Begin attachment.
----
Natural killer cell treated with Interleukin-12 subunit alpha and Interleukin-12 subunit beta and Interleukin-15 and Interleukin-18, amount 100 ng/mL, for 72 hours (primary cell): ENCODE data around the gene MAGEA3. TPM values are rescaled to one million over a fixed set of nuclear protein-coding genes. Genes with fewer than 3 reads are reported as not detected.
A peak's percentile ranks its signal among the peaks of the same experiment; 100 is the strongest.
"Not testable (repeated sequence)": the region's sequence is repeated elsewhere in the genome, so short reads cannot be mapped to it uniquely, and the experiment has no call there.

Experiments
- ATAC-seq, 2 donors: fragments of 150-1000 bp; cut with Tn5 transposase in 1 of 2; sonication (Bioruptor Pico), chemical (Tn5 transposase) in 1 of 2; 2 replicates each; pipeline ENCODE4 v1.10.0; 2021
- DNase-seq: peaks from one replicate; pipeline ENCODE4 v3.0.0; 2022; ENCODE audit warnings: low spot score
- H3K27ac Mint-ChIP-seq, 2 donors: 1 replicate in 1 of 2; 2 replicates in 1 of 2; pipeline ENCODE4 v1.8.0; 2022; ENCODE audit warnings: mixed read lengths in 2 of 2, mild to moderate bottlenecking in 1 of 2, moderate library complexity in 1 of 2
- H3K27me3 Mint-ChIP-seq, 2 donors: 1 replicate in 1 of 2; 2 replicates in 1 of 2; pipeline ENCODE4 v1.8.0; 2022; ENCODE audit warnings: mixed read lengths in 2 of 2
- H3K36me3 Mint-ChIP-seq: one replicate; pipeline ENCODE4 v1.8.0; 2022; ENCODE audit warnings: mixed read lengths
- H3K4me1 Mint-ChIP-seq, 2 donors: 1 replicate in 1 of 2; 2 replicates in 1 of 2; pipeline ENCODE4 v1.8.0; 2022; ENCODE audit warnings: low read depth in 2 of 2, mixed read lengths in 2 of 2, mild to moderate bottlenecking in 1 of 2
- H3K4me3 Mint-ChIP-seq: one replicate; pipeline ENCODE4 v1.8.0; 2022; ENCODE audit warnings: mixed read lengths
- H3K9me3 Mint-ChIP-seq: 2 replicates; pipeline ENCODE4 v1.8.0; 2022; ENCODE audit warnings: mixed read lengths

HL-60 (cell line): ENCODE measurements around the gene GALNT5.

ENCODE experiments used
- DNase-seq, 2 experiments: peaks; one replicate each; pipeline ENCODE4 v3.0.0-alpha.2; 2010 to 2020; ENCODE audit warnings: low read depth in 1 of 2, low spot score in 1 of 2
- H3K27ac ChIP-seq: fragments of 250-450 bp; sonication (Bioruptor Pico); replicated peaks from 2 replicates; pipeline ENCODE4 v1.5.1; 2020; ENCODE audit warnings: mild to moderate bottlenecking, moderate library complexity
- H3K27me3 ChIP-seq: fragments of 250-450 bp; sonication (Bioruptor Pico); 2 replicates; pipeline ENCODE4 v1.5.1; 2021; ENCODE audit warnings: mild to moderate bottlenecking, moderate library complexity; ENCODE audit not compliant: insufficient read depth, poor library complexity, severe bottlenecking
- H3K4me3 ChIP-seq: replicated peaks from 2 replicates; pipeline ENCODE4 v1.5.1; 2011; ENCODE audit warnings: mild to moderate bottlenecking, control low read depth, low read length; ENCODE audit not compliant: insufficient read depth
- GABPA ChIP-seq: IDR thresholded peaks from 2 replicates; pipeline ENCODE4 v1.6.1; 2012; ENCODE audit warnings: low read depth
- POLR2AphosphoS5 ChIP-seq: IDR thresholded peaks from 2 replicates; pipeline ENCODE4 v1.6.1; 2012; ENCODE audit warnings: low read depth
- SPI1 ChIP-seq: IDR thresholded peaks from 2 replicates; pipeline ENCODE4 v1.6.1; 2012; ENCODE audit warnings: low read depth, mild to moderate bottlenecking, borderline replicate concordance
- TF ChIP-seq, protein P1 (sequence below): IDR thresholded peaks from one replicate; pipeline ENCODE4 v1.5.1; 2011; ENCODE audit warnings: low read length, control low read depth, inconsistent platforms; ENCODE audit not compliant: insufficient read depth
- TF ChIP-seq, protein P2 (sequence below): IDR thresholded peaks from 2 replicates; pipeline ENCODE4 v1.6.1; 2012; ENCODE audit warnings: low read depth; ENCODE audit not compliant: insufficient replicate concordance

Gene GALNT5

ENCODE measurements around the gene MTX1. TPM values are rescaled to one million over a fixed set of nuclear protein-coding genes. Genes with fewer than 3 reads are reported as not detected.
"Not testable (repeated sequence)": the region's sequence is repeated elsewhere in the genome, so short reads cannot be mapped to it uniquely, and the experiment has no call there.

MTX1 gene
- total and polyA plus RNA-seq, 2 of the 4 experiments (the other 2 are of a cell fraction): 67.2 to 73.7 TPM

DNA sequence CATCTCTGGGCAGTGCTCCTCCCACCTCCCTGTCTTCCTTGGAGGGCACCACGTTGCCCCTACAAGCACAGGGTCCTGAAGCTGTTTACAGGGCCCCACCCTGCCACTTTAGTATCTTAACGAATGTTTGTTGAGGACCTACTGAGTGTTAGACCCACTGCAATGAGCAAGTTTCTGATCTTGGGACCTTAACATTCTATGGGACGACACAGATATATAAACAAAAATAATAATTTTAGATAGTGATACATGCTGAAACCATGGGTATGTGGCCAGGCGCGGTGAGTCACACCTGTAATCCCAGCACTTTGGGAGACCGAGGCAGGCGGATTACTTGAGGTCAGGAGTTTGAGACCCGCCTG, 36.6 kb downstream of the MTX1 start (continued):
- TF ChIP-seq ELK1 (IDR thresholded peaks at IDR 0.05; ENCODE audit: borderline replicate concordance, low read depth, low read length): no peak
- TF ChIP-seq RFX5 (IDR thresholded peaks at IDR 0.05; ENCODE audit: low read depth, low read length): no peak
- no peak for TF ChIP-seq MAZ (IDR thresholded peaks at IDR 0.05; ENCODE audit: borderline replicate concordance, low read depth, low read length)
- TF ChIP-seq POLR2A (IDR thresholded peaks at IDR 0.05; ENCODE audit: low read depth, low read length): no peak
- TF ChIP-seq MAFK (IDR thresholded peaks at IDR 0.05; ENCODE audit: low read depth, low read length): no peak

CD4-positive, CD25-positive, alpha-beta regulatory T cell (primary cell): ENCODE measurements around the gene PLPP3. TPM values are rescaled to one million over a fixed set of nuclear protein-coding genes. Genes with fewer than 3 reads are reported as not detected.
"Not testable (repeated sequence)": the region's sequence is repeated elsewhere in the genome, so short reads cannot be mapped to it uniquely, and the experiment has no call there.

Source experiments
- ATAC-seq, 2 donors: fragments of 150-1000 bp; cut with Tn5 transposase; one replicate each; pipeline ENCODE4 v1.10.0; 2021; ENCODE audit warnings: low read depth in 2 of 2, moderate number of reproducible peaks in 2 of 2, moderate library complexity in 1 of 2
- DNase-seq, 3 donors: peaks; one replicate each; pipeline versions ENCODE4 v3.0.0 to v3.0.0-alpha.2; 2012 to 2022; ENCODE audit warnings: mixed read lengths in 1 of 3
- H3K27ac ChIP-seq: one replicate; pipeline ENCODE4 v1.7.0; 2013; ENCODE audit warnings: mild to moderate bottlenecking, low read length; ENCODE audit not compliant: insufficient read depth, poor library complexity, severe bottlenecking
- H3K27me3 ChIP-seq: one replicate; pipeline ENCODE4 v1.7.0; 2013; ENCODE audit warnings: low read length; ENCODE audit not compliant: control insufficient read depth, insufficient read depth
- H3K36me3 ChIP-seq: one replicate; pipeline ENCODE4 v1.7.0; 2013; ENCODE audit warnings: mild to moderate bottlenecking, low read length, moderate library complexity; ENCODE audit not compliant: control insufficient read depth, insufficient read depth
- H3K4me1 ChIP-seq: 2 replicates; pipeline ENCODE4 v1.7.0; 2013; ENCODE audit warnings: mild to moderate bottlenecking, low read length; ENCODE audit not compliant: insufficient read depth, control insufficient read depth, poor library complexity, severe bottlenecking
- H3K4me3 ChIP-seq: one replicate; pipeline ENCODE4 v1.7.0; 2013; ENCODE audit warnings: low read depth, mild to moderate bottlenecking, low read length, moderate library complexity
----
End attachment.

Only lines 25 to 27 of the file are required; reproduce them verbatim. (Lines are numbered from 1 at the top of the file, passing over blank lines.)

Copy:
ENCODE measurements around the gene MTX1. TPM values are rescaled to one million over a fixed set of nuclear protein-coding genes. Genes with fewer than 3 reads are reported as not detected.
"Not testable (repeated sequence)": the region's sequence is repeated elsewhere in the genome, so short reads cannot be mapped to it uniquely, and the experiment has no call there.

MTX1 gene